Scott Quehl leads Accenture Federal Services Strategic Government Efficiency offering. He formerly served as Chief Financial Officer and Assistant Secretary for Administration at the U.S. Department of Commerce.
Federal agencies are taking advantage of the relative stability created by the two-year budget agreement to drive toward lasting solutions to complex efficiency challenges. With investments in new technology over the past decade such as Enterprise Resource Planning (ERP) solutions, agencies are now capturing the necessary data to understand agency performance.
This data, combined with the emergence of advanced, predictive analytic technology and a focus on change management and execution, is enabling agencies to meet these efficiency challenges head on. They are starting to recognize how data-driven efficiencies can achieve targeted savings and better service delivery at a scale large enough to absorb cuts and sustain mission capabilities. While the data may at times point to tough choices, this analytically-supported, fact-based approach is superior to furloughs and other reactive measures to across-the-board spending cuts.
One example of this proactive approach is an agency, with a budget over a billion dollars and more than 10,000 personnel and 2,000 field offices, that leveraged the right data to solve a complex combination of challenges: absorbing an expected budget cut of seven to 10 percent with a smaller facility footprint and more efficient deployment staff to meet service demand.
Agency leadership decided operational changes needed an analytically-based solution combined with staff engagement, and divided its approach into three phases.
The first phase focused on clarifying the relationship between cost and service delivery levels in field offices. The agency assembled existing data like hours worked and dollars spent along with performance outputs, such as the number of applications or loans processed. It developed additional criteria in workshops with leadership closer to on-the-ground operations, as well as subject matter experts across the organization.
In the second phase, the agency developed different options for distributing time and effort of staff resources, applying the data and program service demand criteria developed during the first phase. The agency applied an analytical method multi-criteria decision analysis, which considers multiple criteria in the decision-making process to make trade-off decisions among the criteria.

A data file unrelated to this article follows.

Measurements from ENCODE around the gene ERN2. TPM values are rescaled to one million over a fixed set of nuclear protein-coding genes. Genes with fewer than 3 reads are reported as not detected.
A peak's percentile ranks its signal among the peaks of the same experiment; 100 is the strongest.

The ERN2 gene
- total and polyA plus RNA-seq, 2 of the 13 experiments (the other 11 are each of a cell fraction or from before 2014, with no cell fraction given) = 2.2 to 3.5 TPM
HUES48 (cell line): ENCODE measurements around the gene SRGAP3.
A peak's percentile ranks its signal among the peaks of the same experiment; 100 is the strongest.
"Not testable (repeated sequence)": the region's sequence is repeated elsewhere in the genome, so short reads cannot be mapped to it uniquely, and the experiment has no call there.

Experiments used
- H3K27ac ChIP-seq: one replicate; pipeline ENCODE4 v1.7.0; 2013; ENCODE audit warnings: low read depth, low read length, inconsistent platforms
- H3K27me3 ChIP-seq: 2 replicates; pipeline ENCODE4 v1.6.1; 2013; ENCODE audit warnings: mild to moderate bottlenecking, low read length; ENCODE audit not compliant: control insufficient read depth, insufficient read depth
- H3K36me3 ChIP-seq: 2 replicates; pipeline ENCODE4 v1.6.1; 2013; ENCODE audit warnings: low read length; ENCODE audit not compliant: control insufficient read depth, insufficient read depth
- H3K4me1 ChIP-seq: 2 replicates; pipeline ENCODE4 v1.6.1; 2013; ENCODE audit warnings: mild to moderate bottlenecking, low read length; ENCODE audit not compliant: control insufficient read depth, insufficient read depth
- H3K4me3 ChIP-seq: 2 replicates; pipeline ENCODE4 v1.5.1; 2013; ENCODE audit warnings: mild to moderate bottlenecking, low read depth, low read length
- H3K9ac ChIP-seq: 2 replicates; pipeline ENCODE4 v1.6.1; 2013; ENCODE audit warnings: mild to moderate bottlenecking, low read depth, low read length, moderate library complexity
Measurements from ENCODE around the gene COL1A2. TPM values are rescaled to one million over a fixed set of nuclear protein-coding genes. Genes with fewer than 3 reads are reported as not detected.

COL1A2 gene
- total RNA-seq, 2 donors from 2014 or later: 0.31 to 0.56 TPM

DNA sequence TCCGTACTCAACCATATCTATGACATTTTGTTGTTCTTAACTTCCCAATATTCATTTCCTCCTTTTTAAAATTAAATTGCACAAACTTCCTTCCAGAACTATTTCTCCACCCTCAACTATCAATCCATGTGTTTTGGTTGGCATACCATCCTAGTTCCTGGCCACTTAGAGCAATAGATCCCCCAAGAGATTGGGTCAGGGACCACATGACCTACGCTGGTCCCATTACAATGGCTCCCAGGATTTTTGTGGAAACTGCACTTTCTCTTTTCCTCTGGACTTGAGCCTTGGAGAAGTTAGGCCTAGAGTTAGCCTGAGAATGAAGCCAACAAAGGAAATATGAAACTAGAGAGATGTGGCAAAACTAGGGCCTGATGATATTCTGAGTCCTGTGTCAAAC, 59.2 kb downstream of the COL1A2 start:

In the third phase, the agency focused this approach on its facilities. As options emerged, the agency held stakeholder inclusion workshops to discuss them. This approach led to a greater understanding of how the agency should allocate personnel and facilities to deliver the best benefit with limited resources. Implementation of the plan resulting from this approach aims to save a projected $700 million over 10 years, consolidating the facility footprint by 10 percent.
Other agencies apply analytics to achieve efficiencies in additional mission support functions, such as acquisitions and supply chain management. One agency discovered that it was purchasing more than 60 different models of desktop computers, over 130 models of laptops and 255 models of printers. By reducing the number of equipment models by 30 to 70 percent over a three month period, the agency is in the process of saving over $4 million, or 11 percent of its budget for these categories.
Strategic transportation procurement is an analytics based approach designed to reduce costs and streamline operations, while increasing visibility and ensuring consistent and timely deliveries. Armed with improved understanding of transportation spend by lane and vendor base, agencies can apply findings from a sourcing analysis to put the right freight with the right carrier at the right price and service level. One agency leveraged this approach to reduce its overall air spend by 27 percent, saving $4 million per year.
Advanced analytics also improve efficiencies for supply chain demand. Despite the peaks and valleys created by budget constraints, regulatory changes, and security concerns, advanced analytical models produce accurate forecasts that drive effective planning, better customer service, and lower costs. One agencys improved forecast projections resulted in a five to 10 percent decrease in inventory requirements and a 20 to 30 percent increase in inventory turnovers translating to a decrease of over $200 million in planned spending.
These agencies have not waited to resort to a one-size-fits-all approach to cost savings. By focusing efforts on creating value from existing data and the expertise of their employees, these agencies and others like them are charting a path to sustainable operational performance, savings and productivity improvements in a tough budget climate.